• What are your talents? What’s special about you?
            • What would you most like to accomplish?
            • What would legacy would you like to leave behind?

            It may be helpful to write your thoughts down in a journal or creative vision board if you’re the creative type. Add your own questions, and ask others what they want out of life. Relax and make this exercise fun. You may want to set your answers aside for a while and come back to them later to see if any have changed or if you have anything to add.

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            What Would Your Best Life Look Like?

            Describe your ideal life in detail. Allow yourself to dream and imagine, and create a vivid picture. If you can’t visualize a picture, focus on how your best life would feel. If you find it difficult to envision your life 20 or 30 years from now, start with five years—even a few years into the future will give you a place to start. What you see may surprise you. Set aside preconceived notions. This is your chance to dream and fantasize.

            A few prompts to get you started:

            • What will you have accomplished already?
            • How will you feel about yourself?
            • What kind of people are in your life? How do you feel about them?
            • What does your ideal day look like?
            • Where are you? Where do you live? Think specifics, what city, state, or country, type of community, house or an apartment, style and atmosphere.
            • What would you be doing?
            • Are you with another person, a group of people, or are you by yourself?
            • How are you dressed?
            • What’s your state of mind? Happy or sad? Contented or frustrated?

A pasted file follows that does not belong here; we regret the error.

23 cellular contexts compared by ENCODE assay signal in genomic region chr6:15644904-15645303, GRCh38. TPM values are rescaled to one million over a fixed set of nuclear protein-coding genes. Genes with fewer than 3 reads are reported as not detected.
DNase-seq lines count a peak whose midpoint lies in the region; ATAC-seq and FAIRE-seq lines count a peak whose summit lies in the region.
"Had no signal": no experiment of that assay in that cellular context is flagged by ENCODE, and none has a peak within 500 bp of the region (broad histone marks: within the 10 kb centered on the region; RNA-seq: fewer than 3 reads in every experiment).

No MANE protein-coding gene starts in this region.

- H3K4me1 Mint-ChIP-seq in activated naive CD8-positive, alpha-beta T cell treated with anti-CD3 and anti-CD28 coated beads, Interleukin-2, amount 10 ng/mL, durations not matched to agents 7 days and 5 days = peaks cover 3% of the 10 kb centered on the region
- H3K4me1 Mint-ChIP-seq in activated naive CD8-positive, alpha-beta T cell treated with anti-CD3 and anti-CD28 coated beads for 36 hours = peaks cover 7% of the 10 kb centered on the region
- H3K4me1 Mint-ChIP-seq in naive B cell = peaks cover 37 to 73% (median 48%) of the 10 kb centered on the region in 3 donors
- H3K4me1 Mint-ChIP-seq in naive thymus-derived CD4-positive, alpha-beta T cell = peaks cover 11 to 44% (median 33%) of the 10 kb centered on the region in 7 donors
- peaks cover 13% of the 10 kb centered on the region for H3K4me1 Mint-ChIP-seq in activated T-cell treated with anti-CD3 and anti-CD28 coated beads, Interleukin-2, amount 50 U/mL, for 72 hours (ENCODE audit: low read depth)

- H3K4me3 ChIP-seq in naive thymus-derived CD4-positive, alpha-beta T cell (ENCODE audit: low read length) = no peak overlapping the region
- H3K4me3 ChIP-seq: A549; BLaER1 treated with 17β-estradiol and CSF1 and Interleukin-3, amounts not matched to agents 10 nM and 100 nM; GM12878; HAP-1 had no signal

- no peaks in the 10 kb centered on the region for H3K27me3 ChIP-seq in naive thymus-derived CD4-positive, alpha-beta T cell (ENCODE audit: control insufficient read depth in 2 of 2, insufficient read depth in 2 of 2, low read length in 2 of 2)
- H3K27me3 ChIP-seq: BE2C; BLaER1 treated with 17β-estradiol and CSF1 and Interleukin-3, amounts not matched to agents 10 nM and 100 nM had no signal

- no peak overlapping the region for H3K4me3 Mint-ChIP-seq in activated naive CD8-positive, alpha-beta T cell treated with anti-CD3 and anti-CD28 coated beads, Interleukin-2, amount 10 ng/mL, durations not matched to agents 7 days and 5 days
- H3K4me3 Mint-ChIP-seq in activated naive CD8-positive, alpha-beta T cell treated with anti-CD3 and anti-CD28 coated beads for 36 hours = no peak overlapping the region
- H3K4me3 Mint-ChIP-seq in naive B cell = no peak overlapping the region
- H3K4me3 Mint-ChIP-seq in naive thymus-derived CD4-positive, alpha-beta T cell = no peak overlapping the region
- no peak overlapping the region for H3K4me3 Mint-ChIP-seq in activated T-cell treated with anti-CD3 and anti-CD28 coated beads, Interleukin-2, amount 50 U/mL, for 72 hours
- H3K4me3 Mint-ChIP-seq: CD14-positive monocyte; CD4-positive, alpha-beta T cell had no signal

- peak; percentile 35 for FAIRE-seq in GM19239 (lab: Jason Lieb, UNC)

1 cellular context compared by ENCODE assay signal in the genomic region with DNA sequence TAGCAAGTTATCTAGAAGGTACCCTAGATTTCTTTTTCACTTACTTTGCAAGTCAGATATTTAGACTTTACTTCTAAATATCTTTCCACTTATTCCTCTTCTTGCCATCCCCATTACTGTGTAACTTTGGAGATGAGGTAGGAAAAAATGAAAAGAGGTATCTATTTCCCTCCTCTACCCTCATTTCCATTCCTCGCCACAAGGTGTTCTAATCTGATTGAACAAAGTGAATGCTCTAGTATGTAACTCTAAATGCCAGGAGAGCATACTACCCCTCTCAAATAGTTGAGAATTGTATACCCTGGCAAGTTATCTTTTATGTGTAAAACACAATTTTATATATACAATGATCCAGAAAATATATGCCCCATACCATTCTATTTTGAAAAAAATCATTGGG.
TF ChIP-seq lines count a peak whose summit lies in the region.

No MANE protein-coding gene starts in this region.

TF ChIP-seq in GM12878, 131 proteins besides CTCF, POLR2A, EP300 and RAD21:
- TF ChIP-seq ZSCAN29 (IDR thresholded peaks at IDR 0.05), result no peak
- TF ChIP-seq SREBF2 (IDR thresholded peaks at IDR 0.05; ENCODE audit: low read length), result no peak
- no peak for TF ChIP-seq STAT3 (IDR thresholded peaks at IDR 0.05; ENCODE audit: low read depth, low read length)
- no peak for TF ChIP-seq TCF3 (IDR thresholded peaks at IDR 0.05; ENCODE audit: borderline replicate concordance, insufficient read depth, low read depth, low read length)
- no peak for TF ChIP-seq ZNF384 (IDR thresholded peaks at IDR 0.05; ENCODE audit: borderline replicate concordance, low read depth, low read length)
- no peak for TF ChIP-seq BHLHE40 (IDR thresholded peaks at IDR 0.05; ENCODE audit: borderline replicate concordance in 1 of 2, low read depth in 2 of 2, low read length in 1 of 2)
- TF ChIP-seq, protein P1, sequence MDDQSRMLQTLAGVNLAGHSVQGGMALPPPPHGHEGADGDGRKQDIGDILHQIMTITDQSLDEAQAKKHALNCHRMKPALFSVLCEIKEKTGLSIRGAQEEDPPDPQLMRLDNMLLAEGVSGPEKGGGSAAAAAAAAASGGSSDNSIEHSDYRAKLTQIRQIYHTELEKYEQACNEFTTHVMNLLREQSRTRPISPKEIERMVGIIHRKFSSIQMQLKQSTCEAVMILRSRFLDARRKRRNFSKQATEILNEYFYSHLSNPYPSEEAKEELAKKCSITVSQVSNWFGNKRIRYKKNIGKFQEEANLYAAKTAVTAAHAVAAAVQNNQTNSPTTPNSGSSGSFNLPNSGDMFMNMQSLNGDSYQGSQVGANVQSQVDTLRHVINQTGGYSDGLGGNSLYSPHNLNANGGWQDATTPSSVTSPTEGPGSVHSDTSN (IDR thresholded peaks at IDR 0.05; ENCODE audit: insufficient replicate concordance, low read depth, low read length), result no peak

• What does your physical body look like? How do you feel about that?
            • Does your best life make you smile and make your heart sing? If it doesn’t, dig deeper, dream bigger.

            It’s important to focus on the result, or at least a way-point in your life. Don’t think about the process for getting there yet—that’s the next stepGive yourself permission to revisit this vision every day, even if only for a few minutes. Keep your vision alive and in the front of your mind.

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            Plan Backwards

            It may sound counter-intuitive to plan backwards rather than forwards, but when you’re planning your life from the end result, it’s often more useful to consider the last step and work your way back to the first. This is actually a valuable and practical strategy for making your vision a reality.

            • What’s the last thing that would’ve had to happen to achieve your best life?
            • What’s the most important choice you would’ve had to make?
            • What would you have needed to learn along the way?
            • What important actions would you have had to take?
            • What beliefs would you have needed to change?
            • What habits or behaviors would you have had to cultivate?
            • What type of support would you have had to enlist?
            • How long will it have taken you to realize your best life?
            • What steps or milestones would you have needed to reach along the way?

            Now it’s time to think about your first step, and the next step after that. Ponder the gap between where you are now and where you want to be in the future. It may seem impossible, but it’s quite achievable if you take it step-by-step.

            It’s important to revisit this vision from time to time. Don’t be surprised if your answers to the questions, your technicolor vision, and the resulting plans change. That can actually be a very good thing; as you change in unforeseeable ways, the best life you envision will change as well. For now, it’s important to use the process, create your vision, and take the first step towards making that vision a reality.

            Featured photo credit: Matt Noble via unsplash.com